Book Image

Agile Technical Practices Distilled

By : Pedro M. Santos, Marco Consolaro, Alessandro Di Gioia
Book Image

Agile Technical Practices Distilled

By: Pedro M. Santos, Marco Consolaro, Alessandro Di Gioia

Overview of this book

The number of popular technical practices has grown exponentially in the last few years. Learning the common fundamental software development practices can help you become a better programmer. This book uses the term Agile as a wide umbrella and covers Agile principles and practices, as well as most methodologies associated with it. You’ll begin by discovering how driver-navigator, chess clock, and other techniques used in the pair programming approach introduce discipline while writing code. You’ll then learn to safely change the design of your code using refactoring. While learning these techniques, you’ll also explore various best practices to write efficient tests. The concluding chapters of the book delve deep into the SOLID principles - the five design principles that you can use to make your software more understandable, flexible and maintainable. By the end of the book, you will have discovered new ideas for improving your software design skills, the relationship within your team, and the way your business works.
Table of Contents (31 chapters)
Free Chapter
Section 1
Section 2
Section 3
Section 4
Chapter 21
License: CyberDojo

Breaking Dependencies Using a Seam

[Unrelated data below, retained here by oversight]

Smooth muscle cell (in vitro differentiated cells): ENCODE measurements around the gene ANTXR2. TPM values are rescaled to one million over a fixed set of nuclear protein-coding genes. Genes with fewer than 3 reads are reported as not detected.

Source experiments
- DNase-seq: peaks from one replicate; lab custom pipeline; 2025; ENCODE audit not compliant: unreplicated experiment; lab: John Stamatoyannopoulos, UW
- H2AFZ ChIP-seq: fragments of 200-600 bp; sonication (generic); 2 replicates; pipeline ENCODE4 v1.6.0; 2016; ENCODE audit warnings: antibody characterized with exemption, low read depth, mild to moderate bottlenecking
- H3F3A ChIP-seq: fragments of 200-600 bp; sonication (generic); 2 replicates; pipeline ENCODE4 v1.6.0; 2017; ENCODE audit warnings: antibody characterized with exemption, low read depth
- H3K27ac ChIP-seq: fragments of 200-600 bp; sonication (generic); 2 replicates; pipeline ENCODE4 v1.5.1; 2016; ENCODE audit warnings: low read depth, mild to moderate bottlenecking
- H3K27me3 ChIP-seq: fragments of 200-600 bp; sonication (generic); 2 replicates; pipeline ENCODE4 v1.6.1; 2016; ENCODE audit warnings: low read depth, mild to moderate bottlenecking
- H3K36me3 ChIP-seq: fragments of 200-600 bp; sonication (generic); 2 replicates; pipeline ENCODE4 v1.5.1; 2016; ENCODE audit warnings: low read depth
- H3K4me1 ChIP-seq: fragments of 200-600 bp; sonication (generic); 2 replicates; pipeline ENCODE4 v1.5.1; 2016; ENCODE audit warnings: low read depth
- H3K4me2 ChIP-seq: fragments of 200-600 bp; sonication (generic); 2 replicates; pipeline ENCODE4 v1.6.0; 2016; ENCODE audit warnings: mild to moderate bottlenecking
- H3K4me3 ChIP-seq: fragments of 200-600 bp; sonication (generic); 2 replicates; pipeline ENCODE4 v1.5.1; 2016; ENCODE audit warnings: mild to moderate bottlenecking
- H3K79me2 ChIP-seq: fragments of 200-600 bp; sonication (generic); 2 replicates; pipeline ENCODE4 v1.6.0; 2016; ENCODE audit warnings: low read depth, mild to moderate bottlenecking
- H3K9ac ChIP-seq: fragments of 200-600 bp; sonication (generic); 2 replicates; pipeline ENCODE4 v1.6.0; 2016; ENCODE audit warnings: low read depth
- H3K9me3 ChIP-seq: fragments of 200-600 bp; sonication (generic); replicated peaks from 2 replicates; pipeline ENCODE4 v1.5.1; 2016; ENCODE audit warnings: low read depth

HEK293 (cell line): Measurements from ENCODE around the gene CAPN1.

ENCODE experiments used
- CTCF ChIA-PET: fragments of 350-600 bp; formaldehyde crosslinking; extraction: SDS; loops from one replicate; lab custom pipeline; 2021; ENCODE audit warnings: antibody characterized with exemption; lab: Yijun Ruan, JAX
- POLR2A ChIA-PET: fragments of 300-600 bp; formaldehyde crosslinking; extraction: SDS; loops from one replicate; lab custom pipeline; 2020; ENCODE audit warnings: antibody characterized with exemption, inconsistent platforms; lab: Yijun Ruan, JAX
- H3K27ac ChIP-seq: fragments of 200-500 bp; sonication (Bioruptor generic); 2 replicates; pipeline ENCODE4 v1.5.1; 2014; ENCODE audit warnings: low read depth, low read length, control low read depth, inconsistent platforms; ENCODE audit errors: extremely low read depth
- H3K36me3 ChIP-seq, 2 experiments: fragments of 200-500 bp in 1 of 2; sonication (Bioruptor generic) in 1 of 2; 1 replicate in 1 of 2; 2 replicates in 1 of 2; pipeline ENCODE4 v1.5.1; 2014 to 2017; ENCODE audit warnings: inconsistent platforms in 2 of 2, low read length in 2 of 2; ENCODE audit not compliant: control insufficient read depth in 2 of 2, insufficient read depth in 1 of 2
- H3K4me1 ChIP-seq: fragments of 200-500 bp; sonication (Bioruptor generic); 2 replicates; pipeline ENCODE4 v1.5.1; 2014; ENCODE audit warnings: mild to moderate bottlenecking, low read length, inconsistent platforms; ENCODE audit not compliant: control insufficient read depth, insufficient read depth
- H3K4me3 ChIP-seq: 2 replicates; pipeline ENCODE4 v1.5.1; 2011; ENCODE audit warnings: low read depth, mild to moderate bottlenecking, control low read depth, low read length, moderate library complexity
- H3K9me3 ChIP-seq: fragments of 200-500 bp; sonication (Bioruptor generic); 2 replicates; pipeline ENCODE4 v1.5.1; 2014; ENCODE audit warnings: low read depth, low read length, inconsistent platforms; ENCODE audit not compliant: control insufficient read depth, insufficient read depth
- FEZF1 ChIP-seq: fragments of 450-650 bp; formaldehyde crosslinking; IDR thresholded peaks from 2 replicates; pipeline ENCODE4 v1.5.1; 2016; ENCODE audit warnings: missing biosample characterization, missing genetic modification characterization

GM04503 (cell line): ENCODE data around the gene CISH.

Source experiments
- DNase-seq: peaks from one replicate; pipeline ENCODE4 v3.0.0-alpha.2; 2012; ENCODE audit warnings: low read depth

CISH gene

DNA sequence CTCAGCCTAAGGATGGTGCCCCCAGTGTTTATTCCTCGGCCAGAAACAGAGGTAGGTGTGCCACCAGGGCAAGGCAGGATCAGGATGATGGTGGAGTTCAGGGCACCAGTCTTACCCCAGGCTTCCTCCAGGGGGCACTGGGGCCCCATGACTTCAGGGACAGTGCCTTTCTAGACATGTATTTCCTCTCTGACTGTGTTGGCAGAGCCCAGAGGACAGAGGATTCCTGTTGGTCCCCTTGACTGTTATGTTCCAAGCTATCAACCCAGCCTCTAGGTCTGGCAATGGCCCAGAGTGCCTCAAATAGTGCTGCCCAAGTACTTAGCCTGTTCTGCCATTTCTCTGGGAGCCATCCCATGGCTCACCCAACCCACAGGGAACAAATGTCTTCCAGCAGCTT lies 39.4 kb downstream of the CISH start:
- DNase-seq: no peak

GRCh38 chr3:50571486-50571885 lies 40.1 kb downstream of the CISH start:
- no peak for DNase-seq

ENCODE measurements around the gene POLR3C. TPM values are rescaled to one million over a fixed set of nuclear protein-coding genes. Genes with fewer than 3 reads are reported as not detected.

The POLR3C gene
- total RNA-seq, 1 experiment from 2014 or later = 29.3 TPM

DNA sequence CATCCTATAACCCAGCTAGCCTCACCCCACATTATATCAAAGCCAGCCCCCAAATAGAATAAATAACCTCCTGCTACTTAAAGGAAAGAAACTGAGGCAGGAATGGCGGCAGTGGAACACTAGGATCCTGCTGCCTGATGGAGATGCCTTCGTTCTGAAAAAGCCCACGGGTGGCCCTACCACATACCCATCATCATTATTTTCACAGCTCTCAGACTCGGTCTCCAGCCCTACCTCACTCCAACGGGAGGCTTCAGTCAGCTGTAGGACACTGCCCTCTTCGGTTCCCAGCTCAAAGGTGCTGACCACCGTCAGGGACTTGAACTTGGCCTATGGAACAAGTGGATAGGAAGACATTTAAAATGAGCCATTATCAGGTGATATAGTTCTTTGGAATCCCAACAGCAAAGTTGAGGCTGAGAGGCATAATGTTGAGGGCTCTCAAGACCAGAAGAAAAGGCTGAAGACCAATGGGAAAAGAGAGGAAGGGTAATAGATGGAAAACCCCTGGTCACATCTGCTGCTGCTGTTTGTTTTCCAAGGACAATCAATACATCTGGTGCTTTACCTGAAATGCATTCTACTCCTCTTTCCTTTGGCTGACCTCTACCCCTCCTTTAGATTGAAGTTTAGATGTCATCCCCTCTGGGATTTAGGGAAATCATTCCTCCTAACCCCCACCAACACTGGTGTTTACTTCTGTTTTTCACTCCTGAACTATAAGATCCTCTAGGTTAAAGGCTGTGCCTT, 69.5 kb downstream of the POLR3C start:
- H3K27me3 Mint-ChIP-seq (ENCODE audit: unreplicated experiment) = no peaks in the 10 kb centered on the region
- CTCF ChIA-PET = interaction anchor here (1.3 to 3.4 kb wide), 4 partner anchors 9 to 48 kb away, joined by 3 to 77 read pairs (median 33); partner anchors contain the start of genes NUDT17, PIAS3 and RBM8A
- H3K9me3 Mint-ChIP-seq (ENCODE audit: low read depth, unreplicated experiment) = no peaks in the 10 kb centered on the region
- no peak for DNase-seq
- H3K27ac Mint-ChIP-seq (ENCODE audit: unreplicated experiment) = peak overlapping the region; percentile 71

Sometimes it is not possible to write tests due to excessive coupling. If your code is dealing with external dependencies, we can break the dependency to allow the Subject Under Test to be exercised independently.

If the dependency is injected through the constructor or setters, replacing the dependency with a test double should be enough. Unfortunately, that’s not always the case. Sometimes you have to deal with static dependencies or locally generated ones. In those cases, you will have to segregate the dependency, introducing a seam in your code (as specified in Working Effectively with Legacy Code by Michael C. Feathers).

In clothing, a seam joins parts together to form a piece of clothing. In code, we can use this concept to find soft points where we can separate coupled parts. If your language supports passing functions as parameters, you can use the Peel-and-Slice technique by Llewellyn Falco.

We should be extremely careful...